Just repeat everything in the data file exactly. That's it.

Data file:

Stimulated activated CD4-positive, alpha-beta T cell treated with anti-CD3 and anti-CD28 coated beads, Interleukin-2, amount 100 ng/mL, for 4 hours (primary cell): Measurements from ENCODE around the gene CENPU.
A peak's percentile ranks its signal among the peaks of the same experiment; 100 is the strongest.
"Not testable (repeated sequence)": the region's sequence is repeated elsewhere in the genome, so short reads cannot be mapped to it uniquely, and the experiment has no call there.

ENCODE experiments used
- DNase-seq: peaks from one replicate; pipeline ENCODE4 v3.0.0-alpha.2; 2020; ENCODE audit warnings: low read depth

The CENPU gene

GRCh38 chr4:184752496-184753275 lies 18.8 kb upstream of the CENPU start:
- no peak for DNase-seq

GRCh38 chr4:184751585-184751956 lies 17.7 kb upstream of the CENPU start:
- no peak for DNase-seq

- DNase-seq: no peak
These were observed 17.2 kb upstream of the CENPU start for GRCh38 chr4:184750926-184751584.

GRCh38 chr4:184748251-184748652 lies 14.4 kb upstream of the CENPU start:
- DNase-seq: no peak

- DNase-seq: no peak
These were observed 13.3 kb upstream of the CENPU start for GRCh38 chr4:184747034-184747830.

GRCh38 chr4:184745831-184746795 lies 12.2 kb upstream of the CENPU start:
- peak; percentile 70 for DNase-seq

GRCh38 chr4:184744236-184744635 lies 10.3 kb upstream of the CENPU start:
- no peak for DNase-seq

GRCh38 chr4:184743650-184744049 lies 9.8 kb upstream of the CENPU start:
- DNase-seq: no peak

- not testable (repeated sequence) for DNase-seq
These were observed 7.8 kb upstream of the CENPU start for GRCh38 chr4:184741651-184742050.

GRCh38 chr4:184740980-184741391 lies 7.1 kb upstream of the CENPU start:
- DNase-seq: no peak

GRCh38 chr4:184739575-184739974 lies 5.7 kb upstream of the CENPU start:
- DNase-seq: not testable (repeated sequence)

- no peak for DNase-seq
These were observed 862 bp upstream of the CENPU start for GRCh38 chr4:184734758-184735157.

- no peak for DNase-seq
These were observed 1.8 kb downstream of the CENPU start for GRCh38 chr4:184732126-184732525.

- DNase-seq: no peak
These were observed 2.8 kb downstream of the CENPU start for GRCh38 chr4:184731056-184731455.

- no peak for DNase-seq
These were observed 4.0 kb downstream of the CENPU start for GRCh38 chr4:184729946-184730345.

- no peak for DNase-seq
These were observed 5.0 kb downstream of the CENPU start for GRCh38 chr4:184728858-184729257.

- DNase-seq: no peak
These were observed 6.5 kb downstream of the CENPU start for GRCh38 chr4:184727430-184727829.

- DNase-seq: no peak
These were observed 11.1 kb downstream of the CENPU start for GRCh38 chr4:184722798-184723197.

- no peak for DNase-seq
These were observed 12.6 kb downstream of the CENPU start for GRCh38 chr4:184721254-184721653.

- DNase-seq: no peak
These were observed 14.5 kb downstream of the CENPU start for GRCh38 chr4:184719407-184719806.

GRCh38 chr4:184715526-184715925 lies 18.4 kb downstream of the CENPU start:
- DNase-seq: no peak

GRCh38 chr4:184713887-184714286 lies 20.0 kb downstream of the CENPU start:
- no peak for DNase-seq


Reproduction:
Stimulated activated CD4-positive, alpha-beta T cell treated with anti-CD3 and anti-CD28 coated beads, Interleukin-2, amount 100 ng/mL, for 4 hours (primary cell): Measurements from ENCODE around the gene CENPU.
A peak's percentile ranks its signal among the peaks of the same experiment; 100 is the strongest.
"Not testable (repeated sequence)": the region's sequence is repeated elsewhere in the genome, so short reads cannot be mapped to it uniquely, and the experiment has no call there.

ENCODE experiments used
- DNase-seq: peaks from one replicate; pipeline ENCODE4 v3.0.0-alpha.2; 2020; ENCODE audit warnings: low read depth

The CENPU gene

GRCh38 chr4:184752496-184753275 lies 18.8 kb upstream of the CENPU start:
- no peak for DNase-seq

GRCh38 chr4:184751585-184751956 lies 17.7 kb upstream of the CENPU start:
- no peak for DNase-seq

- DNase-seq: no peak
These were observed 17.2 kb upstream of the CENPU start for GRCh38 chr4:184750926-184751584.

GRCh38 chr4:184748251-184748652 lies 14.4 kb upstream of the CENPU start:
- DNase-seq: no peak

- DNase-seq: no peak
These were observed 13.3 kb upstream of the CENPU start for GRCh38 chr4:184747034-184747830.

GRCh38 chr4:184745831-184746795 lies 12.2 kb upstream of the CENPU start:
- peak; percentile 70 for DNase-seq

GRCh38 chr4:184744236-184744635 lies 10.3 kb upstream of the CENPU start:
- no peak for DNase-seq

GRCh38 chr4:184743650-184744049 lies 9.8 kb upstream of the CENPU start:
- DNase-seq: no peak

- not testable (repeated sequence) for DNase-seq
These were observed 7.8 kb upstream of the CENPU start for GRCh38 chr4:184741651-184742050.

GRCh38 chr4:184740980-184741391 lies 7.1 kb upstream of the CENPU start:
- DNase-seq: no peak

GRCh38 chr4:184739575-184739974 lies 5.7 kb upstream of the CENPU start:
- DNase-seq: not testable (repeated sequence)

- no peak for DNase-seq
These were observed 862 bp upstream of the CENPU start for GRCh38 chr4:184734758-184735157.

- no peak for DNase-seq
These were observed 1.8 kb downstream of the CENPU start for GRCh38 chr4:184732126-184732525.

- DNase-seq: no peak
These were observed 2.8 kb downstream of the CENPU start for GRCh38 chr4:184731056-184731455.

- no peak for DNase-seq
These were observed 4.0 kb downstream of the CENPU start for GRCh38 chr4:184729946-184730345.

- no peak for DNase-seq
These were observed 5.0 kb downstream of the CENPU start for GRCh38 chr4:184728858-184729257.

- DNase-seq: no peak
These were observed 6.5 kb downstream of the CENPU start for GRCh38 chr4:184727430-184727829.

- DNase-seq: no peak
These were observed 11.1 kb downstream of the CENPU start for GRCh38 chr4:184722798-184723197.

- no peak for DNase-seq
These were observed 12.6 kb downstream of the CENPU start for GRCh38 chr4:184721254-184721653.

- DNase-seq: no peak
These were observed 14.5 kb downstream of the CENPU start for GRCh38 chr4:184719407-184719806.

GRCh38 chr4:184715526-184715925 lies 18.4 kb downstream of the CENPU start:
- DNase-seq: no peak

GRCh38 chr4:184713887-184714286 lies 20.0 kb downstream of the CENPU start:
- no peak for DNase-seq